Machining parameters

The selection of appropriate machining parameters such as feed rate, spindle speed, and cutting depth has a direct impact on the final product. Therefore, every CNC machine operator should thoroughly analyze this issue.

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A person starting their journey with CNC milling services, due to a lack of experience, probably doesn’t realize how crucial it is for an operator to understand the parameters of their machine. Therefore, an experienced CNC operator likely recognizes the significance of this field and understands that selecting machining parameters plays a crucial role in daily work with numerically controlled machines. For instance, overly aggressive parameters can lead to rapid tool wear and may contribute significantly to machine malfunctions. On the other hand, overly conservative settings, in contrast to sharply defined configurations, will undoubtedly prolong the processing time, resulting in higher costs for CNC services.

Machining parameters are undoubtedly helpful in work

Palgio is a company providing CNC milling services, and as such, it possesses extensive knowledge regarding the selection of milling parameters. Drawing on its experience, the company has compiled a set of sample parameters used for machining aluminum. Therefore, the parameters presented below can serve as a starting point for setting adjustments for those embarking on their journey into the world of numerically controlled machines, while also facilitating the work of moderately experienced operators. It should be noted that the presented machining parameters are examples, and they should be adapted to the specific characteristics of the work arising from the particular features of a given milling machine.

Machining parameters for aluminum, values for a good start

Sample machining parameters for aluminum, specifically tailored for a 2-flute carbide end mill. Additionally, it’s important to note that these parameters are recommended primarily for roughing and finishing operations.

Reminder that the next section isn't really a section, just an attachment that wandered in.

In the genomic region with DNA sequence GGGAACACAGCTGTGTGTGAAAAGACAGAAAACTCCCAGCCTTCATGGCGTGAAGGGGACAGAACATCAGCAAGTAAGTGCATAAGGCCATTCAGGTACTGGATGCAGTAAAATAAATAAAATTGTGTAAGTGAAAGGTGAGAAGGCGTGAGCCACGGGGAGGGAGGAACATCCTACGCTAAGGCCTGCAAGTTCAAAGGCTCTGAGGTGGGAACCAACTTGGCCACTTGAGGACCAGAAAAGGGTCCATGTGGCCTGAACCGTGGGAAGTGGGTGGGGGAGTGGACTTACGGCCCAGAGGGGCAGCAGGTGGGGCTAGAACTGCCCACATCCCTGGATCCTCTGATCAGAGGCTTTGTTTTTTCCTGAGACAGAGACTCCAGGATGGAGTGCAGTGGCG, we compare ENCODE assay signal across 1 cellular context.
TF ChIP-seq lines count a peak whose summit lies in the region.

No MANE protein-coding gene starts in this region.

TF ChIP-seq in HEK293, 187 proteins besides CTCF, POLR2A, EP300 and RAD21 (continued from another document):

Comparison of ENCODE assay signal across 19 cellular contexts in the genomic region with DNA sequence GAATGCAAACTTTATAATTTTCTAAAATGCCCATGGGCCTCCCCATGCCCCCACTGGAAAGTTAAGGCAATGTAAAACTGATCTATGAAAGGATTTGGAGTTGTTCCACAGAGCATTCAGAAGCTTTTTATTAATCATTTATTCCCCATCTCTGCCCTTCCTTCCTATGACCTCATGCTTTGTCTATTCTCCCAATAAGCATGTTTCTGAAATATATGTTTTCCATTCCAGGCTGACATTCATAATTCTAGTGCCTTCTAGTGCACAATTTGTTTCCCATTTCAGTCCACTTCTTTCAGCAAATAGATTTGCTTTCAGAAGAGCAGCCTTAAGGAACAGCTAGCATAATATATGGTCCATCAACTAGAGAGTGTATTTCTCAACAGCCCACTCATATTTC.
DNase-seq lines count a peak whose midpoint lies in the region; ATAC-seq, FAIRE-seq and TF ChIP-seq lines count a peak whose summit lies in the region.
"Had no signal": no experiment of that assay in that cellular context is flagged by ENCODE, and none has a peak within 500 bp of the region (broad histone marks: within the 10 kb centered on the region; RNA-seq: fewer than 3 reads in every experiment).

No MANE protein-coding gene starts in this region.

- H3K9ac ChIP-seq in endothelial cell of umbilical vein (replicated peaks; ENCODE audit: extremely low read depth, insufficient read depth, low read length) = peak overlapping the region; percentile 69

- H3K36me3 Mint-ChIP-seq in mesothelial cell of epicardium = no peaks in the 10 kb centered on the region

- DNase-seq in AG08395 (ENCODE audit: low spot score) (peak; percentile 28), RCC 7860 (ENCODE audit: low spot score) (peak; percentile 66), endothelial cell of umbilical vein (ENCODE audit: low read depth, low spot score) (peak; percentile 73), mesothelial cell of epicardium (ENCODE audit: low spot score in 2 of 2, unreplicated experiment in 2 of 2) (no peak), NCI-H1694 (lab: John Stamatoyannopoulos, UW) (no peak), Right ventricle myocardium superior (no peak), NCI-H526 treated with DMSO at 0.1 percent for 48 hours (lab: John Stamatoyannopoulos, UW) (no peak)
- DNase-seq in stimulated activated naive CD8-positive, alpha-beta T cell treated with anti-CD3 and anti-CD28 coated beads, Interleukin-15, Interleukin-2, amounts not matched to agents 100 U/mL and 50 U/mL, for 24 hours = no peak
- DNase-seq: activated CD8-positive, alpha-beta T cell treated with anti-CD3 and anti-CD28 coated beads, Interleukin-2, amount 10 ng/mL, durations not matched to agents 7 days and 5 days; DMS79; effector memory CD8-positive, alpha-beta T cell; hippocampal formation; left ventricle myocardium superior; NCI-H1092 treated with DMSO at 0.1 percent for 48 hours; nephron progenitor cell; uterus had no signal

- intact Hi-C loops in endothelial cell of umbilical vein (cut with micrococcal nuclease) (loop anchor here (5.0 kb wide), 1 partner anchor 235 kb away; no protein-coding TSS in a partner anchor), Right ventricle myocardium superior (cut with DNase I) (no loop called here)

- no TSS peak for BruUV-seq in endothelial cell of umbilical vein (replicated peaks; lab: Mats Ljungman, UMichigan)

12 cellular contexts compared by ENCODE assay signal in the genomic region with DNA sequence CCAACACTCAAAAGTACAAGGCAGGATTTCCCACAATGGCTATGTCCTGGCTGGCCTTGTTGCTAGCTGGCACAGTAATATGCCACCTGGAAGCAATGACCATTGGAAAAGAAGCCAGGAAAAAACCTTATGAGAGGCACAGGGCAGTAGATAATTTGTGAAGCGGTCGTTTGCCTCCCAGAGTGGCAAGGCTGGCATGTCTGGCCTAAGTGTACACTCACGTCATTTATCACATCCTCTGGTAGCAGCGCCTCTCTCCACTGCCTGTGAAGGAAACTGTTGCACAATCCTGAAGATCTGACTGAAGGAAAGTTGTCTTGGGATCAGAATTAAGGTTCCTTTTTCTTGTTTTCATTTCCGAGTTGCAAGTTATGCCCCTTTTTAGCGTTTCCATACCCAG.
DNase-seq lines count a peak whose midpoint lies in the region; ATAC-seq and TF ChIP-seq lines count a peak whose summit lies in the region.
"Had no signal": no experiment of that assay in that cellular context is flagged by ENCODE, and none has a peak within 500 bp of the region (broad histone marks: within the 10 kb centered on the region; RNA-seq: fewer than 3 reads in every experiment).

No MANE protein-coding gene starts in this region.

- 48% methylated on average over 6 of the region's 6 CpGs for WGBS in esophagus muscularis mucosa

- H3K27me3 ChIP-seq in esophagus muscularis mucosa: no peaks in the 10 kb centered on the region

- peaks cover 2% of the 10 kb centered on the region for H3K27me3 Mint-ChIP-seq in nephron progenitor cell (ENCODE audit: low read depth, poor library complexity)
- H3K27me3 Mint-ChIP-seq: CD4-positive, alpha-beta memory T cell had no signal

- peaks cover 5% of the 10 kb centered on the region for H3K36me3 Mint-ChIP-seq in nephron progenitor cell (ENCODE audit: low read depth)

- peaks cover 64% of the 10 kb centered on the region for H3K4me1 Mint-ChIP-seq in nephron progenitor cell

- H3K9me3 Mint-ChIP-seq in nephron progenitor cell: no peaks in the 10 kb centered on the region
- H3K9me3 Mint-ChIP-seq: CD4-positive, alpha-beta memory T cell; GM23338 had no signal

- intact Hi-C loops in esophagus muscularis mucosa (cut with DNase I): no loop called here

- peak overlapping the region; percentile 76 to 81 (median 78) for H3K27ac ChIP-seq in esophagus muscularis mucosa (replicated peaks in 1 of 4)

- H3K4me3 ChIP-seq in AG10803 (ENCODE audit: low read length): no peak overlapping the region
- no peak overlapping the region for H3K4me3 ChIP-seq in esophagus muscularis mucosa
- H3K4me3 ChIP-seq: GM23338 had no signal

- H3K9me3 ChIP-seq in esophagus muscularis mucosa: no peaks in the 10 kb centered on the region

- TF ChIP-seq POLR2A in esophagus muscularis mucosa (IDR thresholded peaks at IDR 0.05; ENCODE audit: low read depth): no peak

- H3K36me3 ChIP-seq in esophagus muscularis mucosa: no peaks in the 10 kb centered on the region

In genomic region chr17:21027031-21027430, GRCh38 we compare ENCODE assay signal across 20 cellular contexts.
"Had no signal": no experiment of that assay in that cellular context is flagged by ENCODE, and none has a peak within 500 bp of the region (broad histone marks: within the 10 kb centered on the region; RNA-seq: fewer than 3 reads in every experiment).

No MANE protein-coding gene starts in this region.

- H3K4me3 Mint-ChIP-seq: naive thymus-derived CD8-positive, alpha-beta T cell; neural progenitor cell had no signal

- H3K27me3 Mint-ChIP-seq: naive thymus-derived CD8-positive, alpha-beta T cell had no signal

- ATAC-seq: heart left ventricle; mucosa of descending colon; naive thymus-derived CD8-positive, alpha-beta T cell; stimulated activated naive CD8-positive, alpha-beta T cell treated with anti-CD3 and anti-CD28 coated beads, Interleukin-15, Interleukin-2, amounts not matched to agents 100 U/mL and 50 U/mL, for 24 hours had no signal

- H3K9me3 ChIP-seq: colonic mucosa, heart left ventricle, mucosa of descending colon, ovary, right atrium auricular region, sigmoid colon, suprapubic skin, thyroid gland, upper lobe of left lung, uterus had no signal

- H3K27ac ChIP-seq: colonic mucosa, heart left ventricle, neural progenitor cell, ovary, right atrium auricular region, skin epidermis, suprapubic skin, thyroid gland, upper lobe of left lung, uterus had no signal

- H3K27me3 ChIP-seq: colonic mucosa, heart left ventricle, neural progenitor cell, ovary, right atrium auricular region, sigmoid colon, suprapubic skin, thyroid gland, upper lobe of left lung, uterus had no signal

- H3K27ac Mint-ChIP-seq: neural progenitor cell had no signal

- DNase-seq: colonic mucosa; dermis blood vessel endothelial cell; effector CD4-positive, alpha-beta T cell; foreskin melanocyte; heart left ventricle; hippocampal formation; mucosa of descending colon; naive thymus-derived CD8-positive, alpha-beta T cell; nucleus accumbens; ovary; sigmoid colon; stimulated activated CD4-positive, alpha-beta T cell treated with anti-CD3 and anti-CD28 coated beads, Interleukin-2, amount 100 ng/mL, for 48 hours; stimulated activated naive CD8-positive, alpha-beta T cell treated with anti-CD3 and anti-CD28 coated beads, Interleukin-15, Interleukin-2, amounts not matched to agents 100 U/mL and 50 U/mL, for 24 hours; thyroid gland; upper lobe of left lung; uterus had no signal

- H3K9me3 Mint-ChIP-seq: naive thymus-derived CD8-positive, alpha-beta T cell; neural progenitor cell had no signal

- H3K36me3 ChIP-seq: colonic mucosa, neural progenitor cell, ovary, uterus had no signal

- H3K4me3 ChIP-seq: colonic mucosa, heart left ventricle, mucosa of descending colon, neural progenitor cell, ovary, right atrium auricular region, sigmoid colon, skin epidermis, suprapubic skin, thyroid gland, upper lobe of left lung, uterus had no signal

diameter [mm]cutting depth [mm]cutting width [mm]feed [mm/min]spindle revolutions [RPM]
Examples of CNC milling parameters used primarily for end mills

Machining parameters primarily used for working with a 2-flute ball nose end mill, made of carbide, and undoubtedly intended for machining aluminum with 6% Si content. Typically employed in finishing operations for 3D surfaces and mold-making for injection molding.

diameter [mm]side step [mm]cutting depth [mm]feed[mm/min]spindle revolutions [RPM]
CNC milling parameters designed primarily for ball end mills

Parameters determined primarily for the 1-flute milling cutter used to perform chamfering. Additionally, it is worth noting the cone angle is 90 degrees.

diameter [mm]cutting depth [mm]cutting width [mm]feed [mm/min]spindle revolutions [RPM]
Machining parameters used primarily for chamfering

Concepts related to machining parameters that are certainly worth knowing

Cutting speed – the basics of CNC milling

Cutting speed is the linear speed of movement of the blade relative to the material during machining, therefore this value is expressed in m/min. This parameter should certainly be known by every CNC machine operator and is undoubtedly needed for everyday work on a CNC machine. Knowing the cutting speed, we can calculate what the correct set spindle revolutions should be.

Below we present the method of calculating cutting speed, i.e. the mathematical dependence of this parameter

Vsk = (Pi * d * n) / 1000

 d – tool diameter [mm]

n – spindle revolutions [RPM]

Below we have made sample cutting speed calculations for a cutter with a diameter of 6 mm and a spindle speed of 24,000 RPM.

Vsk = (3.14 * 6 * 24000)/1000 = 452 [m/min]

By transforming the formula into cutting speed, we are able to calculate the spindle speed, which will certainly be useful in the operator’s work.

Vobr = (Vsk*1000)/(pi*n) = (400*1000)/(3.14*6)= 21230 RPM

Depth of cut, an important machining parameter

The depth of cut can be described as a value measured in millimeters and corresponding to the depth of immersion of the cutter in the material during a single pass of the tool. An important rule is that when rough milling, where we mill the entire width of the tool, the maximum recommended milling depth should not be exceeded. Therefore, make sure that the milling depth does not exceed half the diameter of the cutter.

Cutting width, i.e. how much the cutter can collect

The cutting width is a value expressed in millimeters, so it can be figuratively described as the length of the wall collected by the cutter during one pass. Several basic rules regarding this parameter should be followed, one of them is to use a cutting width ranging from 60 to 100% for roughing movements, as opposed to finishing machining, for which the cutting width should not exceed 10% of the tool diameter.

Feed per tooth at the end of the article

Feed per tooth, i.e. the linear distance of material collected by a single tool blade, is another parameter related to machining. Therefore, using simple mathematical relationships, we can calculate the cutting speed, which in turn will allow us to calculate the spindle revolutions.

Formula for feed per tooth [mm] = (cutting speed) / (number of teeth * set spindle revolutions)

Using the above formula, we can calculate the feed per tooth for a cutter with 2 blades and moving at a cutting speed of 500 [m/min] at a speed of 24,000 RPM.

Feed per tooth [mm] = (500)/(2*24000) = 0.01 [mm]

In summary, it can be noted that for sintered carbide cutters, the feed per tooth is assumed to be no greater than 0.02 mm in the case of a cutter with a diameter of 3 mm, as opposed to a 6 mm cutter where this value should not exceed 0.04.